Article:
China and terrorism are expected to address key US-Africa policy issues

U.S.-Africa policies are likely to remain focused on combating China’s influence, and fighting terrorism, regardless of who wins the Oval Office in the November 3 US election.

U.S. citizens will decide to give President Donald Trump a second term in office, or to lead Joe Biden, the former vice president of Barack Obama.

President Trump has indicated the reduction of the US military presence in Africa, changed the budget allocation to humanitarian programs and tightened visa requirements for most citizens of African countries.

Foreign policy and international trade experts say the US will continue to watch China even if the Democrats win the White House. The US is also likely to maintain its momentum to combat terrorist groups in the Horn of Africa and the Sahel, including acting indirectly to support partners in the region.

Hassan Khannenje, director of the HORN International Institute for Strategic Studies in Nairobi, told The EastAfrican that concerns over relations with China exceeded party boundaries, and that US could fuel targeted policies around a continent considered strategic and a traditional Washington ally, to win back.


“For Trump, the fight against China, the fight against terrorism and the cessation of bilateral trade agreements have been at the heart of US-Africa policy. However, rhetoric has not been supported by actual action beyond attempts to bring about bilateral trade deals,” he said. . .

“If Biden wins, the US, while trying to counter China and fight terrorism, can restore democracy and security at the heart of US-Africa policy.”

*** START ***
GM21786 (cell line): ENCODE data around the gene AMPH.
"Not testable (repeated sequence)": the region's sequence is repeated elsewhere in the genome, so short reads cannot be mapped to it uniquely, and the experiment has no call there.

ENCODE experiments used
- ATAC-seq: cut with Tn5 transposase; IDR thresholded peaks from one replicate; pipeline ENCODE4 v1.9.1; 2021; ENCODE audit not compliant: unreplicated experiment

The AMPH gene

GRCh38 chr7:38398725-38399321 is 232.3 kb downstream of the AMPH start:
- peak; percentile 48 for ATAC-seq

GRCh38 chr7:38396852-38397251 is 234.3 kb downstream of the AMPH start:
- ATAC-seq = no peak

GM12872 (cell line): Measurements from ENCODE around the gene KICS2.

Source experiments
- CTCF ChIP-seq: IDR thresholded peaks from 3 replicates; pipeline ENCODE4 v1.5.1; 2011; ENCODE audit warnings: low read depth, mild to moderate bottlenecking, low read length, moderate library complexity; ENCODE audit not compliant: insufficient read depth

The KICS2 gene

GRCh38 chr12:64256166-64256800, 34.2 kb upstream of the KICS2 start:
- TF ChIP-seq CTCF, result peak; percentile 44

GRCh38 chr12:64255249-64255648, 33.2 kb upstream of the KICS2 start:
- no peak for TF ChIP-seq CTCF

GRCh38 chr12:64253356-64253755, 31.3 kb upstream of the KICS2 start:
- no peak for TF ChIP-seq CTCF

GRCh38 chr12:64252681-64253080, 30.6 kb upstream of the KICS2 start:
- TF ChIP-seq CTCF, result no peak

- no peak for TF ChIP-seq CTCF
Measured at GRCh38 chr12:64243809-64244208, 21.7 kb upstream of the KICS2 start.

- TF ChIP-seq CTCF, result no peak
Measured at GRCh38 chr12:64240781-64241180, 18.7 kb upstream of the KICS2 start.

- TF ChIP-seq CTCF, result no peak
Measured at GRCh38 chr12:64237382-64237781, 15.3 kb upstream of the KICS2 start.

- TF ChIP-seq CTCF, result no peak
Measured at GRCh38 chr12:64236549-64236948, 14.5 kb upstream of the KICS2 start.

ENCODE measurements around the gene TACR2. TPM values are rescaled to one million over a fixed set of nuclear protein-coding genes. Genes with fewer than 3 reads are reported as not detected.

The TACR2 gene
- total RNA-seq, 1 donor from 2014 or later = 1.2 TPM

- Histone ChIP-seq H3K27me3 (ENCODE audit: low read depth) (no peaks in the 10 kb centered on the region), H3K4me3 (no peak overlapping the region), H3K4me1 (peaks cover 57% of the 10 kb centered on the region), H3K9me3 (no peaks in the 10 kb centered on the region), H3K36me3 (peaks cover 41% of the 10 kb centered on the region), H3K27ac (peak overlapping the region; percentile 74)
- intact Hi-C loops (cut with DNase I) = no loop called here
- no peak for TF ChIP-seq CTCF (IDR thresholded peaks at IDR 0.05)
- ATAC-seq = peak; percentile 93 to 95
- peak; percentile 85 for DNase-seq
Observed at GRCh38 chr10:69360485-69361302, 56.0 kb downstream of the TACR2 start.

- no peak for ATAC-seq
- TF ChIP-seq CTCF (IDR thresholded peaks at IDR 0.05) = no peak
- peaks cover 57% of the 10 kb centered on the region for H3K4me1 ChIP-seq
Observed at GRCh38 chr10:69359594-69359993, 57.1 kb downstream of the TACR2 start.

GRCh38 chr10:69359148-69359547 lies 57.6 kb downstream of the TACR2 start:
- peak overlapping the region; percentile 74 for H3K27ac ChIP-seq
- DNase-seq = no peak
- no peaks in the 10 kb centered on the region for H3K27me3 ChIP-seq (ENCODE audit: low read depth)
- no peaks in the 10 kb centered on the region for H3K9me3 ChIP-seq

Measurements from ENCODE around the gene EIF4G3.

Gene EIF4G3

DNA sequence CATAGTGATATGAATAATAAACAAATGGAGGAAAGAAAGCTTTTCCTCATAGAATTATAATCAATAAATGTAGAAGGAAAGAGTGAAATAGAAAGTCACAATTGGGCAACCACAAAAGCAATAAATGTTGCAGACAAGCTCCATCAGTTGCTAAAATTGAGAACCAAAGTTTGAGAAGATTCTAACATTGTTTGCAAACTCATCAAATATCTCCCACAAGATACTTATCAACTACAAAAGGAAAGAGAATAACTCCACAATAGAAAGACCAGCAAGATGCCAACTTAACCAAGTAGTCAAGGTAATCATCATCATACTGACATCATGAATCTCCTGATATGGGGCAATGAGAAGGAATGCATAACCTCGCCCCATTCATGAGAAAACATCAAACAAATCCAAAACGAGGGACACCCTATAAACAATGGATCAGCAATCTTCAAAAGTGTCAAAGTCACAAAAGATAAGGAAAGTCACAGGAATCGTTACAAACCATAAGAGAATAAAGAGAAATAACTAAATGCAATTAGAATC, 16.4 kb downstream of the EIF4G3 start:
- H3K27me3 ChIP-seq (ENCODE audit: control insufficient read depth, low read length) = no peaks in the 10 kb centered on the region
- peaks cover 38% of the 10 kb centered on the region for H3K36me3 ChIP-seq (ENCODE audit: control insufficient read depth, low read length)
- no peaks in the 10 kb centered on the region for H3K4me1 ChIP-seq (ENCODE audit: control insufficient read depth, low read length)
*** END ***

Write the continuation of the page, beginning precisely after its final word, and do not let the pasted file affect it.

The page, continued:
Whichever party wins, he said, will maintain funding support for programs such as health care that have delayed the Trump administration by reducing funding in successive years.

Whether President Trump wins or not, analysts at the South African Institute for Security Studies (ISS) say the US should change its policy on Africa and see it as a worthy continent, not just a collection of countries in an arm region not.

“Respect will greatly help to rekindle relations between America and Africa if Biden is elected. American foreign policy is and will continue to be guided by a strong realistic view based on the assurance of ‘national security’ and the pursuit of “National interests”. So much will not change, whether it is a Democrat or a Republican in the White House, “ISS analysts wrote in a bulletin before the US election.


The focus on American ‘national interest’ is questionable when it comes to who favors African countries between Republicans and Democrats. Former Republican President George W. Bush launched the controversial war on terror, but he also launched the Africa Growth Opportunity Act, which allowed privileged exports from developing African countries to the US market.

Mr. Bush also launched the President’s Emergency Plan for Aids Relief (Pepfar) and provided millions of dollars to support health programs in Africa. Both programs were subsequently supported by the subsequent (Democratic) Obama administration.

President Trump passed a law that changed the Overseas Private Investment Corporation into the US Development Finance Corporation, which doubled its funding to $ 60 billion to target private sector investments in Africa. This is seen as a contradictory move towards China’s rising investments and connections on the continent.

Victoria Whitney, chief operating officer of the Prosper Africa Initiative, one of the Trump administration’s programs to improve affairs in Africa, said at a virtual press conference that the US would expand business ties in Africa to bring about “two-way” investment. .

“We are committed to supporting small and medium-sized African businesses,” she said.

In October, the US launched a new Investment Finance Corporation-Prosper Africa investment unit to ‘help drive even more US investment in Africa’, starting in early 2021.

Officials in Washington say focusing on trade is the best assurance for sustainable development.


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